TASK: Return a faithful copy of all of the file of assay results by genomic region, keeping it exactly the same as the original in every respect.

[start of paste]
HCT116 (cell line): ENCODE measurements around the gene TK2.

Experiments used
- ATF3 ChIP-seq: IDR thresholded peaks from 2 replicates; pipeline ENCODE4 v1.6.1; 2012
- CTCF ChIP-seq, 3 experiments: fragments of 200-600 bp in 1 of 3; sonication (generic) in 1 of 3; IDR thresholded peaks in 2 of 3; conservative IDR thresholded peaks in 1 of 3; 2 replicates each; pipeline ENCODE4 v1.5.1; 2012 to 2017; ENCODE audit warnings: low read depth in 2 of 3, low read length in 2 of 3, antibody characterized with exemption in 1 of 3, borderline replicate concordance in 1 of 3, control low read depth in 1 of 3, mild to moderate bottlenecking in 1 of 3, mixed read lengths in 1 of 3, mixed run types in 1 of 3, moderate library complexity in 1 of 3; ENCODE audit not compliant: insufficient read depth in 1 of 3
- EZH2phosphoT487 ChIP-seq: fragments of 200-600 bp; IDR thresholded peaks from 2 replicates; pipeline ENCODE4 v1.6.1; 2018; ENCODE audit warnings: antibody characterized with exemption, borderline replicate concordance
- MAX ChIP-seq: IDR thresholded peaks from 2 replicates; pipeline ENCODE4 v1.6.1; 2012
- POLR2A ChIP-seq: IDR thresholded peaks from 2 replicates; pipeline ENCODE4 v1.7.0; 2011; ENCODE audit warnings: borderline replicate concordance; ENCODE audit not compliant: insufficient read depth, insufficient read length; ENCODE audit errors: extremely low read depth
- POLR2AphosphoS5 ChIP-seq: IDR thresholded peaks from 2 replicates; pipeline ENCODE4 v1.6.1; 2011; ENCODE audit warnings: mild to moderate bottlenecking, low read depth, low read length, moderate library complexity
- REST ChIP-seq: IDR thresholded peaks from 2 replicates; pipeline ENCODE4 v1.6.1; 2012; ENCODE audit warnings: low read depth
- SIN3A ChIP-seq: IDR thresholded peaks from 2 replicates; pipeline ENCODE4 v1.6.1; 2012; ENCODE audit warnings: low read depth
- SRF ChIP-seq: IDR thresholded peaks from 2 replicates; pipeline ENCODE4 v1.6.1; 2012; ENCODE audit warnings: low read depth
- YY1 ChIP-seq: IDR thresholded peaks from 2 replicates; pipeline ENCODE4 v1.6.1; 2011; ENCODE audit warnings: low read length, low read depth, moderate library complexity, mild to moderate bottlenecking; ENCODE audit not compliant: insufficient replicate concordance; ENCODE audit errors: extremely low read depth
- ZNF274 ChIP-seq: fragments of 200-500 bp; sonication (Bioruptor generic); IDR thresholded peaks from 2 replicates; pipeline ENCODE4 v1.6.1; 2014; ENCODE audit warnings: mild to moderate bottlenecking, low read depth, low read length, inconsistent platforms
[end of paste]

HCT116 (cell line): ENCODE measurements around the gene TK2.

Experiments used
- ATF3 ChIP-seq: IDR thresholded peaks from 2 replicates; pipeline ENCODE4 v1.6.1; 2012
- CTCF ChIP-seq, 3 experiments: fragments of 200-600 bp in 1 of 3; sonication (generic) in 1 of 3; IDR thresholded peaks in 2 of 3; conservative IDR thresholded peaks in 1 of 3; 2 replicates each; pipeline ENCODE4 v1.5.1; 2012 to 2017; ENCODE audit warnings: low read depth in 2 of 3, low read length in 2 of 3, antibody characterized with exemption in 1 of 3, borderline replicate concordance in 1 of 3, control low read depth in 1 of 3, mild to moderate bottlenecking in 1 of 3, mixed read lengths in 1 of 3, mixed run types in 1 of 3, moderate library complexity in 1 of 3; ENCODE audit not compliant: insufficient read depth in 1 of 3
- EZH2phosphoT487 ChIP-seq: fragments of 200-600 bp; IDR thresholded peaks from 2 replicates; pipeline ENCODE4 v1.6.1; 2018; ENCODE audit warnings: antibody characterized with exemption, borderline replicate concordance
- MAX ChIP-seq: IDR thresholded peaks from 2 replicates; pipeline ENCODE4 v1.6.1; 2012
- POLR2A ChIP-seq: IDR thresholded peaks from 2 replicates; pipeline ENCODE4 v1.7.0; 2011; ENCODE audit warnings: borderline replicate concordance; ENCODE audit not compliant: insufficient read depth, insufficient read length; ENCODE audit errors: extremely low read depth
- POLR2AphosphoS5 ChIP-seq: IDR thresholded peaks from 2 replicates; pipeline ENCODE4 v1.6.1; 2011; ENCODE audit warnings: mild to moderate bottlenecking, low read depth, low read length, moderate library complexity
- REST ChIP-seq: IDR thresholded peaks from 2 replicates; pipeline ENCODE4 v1.6.1; 2012; ENCODE audit warnings: low read depth
- SIN3A ChIP-seq: IDR thresholded peaks from 2 replicates; pipeline ENCODE4 v1.6.1; 2012; ENCODE audit warnings: low read depth
- SRF ChIP-seq: IDR thresholded peaks from 2 replicates; pipeline ENCODE4 v1.6.1; 2012; ENCODE audit warnings: low read depth
- YY1 ChIP-seq: IDR thresholded peaks from 2 replicates; pipeline ENCODE4 v1.6.1; 2011; ENCODE audit warnings: low read length, low read depth, moderate library complexity, mild to moderate bottlenecking; ENCODE audit not compliant: insufficient replicate concordance; ENCODE audit errors: extremely low read depth
- ZNF274 ChIP-seq: fragments of 200-500 bp; sonication (Bioruptor generic); IDR thresholded peaks from 2 replicates; pipeline ENCODE4 v1.6.1; 2014; ENCODE audit warnings: mild to moderate bottlenecking, low read depth, low read length, inconsistent platforms